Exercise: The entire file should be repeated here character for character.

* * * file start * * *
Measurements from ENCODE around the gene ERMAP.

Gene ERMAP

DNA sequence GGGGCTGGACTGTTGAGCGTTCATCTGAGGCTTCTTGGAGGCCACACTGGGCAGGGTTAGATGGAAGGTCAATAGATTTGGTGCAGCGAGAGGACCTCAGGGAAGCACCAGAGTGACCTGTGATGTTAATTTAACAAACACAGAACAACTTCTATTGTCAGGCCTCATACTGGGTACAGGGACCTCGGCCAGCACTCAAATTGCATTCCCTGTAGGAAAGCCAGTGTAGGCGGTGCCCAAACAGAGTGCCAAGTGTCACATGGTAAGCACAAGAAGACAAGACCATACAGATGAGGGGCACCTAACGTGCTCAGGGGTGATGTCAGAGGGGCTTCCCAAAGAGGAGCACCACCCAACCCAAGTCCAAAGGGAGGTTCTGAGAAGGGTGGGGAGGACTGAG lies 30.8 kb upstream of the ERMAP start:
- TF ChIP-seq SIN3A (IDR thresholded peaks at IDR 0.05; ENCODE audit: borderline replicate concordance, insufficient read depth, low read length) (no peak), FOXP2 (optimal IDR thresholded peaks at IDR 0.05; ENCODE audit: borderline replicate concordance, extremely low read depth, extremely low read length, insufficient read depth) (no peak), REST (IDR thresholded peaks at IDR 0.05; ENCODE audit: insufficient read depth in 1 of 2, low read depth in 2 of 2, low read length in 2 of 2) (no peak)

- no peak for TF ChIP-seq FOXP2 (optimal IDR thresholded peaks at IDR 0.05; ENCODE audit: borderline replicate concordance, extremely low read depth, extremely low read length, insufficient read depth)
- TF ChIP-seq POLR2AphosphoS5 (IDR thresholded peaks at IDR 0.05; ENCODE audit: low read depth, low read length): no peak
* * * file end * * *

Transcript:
Measurements from ENCODE around the gene ERMAP.

Gene ERMAP

DNA sequence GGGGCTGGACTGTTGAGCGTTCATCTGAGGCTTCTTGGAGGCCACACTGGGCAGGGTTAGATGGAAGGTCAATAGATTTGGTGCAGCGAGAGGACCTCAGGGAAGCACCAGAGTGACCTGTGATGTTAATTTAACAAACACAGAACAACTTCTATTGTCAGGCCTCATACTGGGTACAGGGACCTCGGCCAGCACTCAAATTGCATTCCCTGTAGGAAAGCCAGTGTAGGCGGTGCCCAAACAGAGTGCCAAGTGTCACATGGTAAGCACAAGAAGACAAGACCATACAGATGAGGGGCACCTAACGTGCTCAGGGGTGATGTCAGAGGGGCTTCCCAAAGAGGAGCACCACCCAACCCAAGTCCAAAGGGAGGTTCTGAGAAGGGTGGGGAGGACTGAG lies 30.8 kb upstream of the ERMAP start:
- TF ChIP-seq SIN3A (IDR thresholded peaks at IDR 0.05; ENCODE audit: borderline replicate concordance, insufficient read depth, low read length) (no peak), FOXP2 (optimal IDR thresholded peaks at IDR 0.05; ENCODE audit: borderline replicate concordance, extremely low read depth, extremely low read length, insufficient read depth) (no peak), REST (IDR thresholded peaks at IDR 0.05; ENCODE audit: insufficient read depth in 1 of 2, low read depth in 2 of 2, low read length in 2 of 2) (no peak)

- no peak for TF ChIP-seq FOXP2 (optimal IDR thresholded peaks at IDR 0.05; ENCODE audit: borderline replicate concordance, extremely low read depth, extremely low read length, insufficient read depth)
- TF ChIP-seq POLR2AphosphoS5 (IDR thresholded peaks at IDR 0.05; ENCODE audit: low read depth, low read length): no peak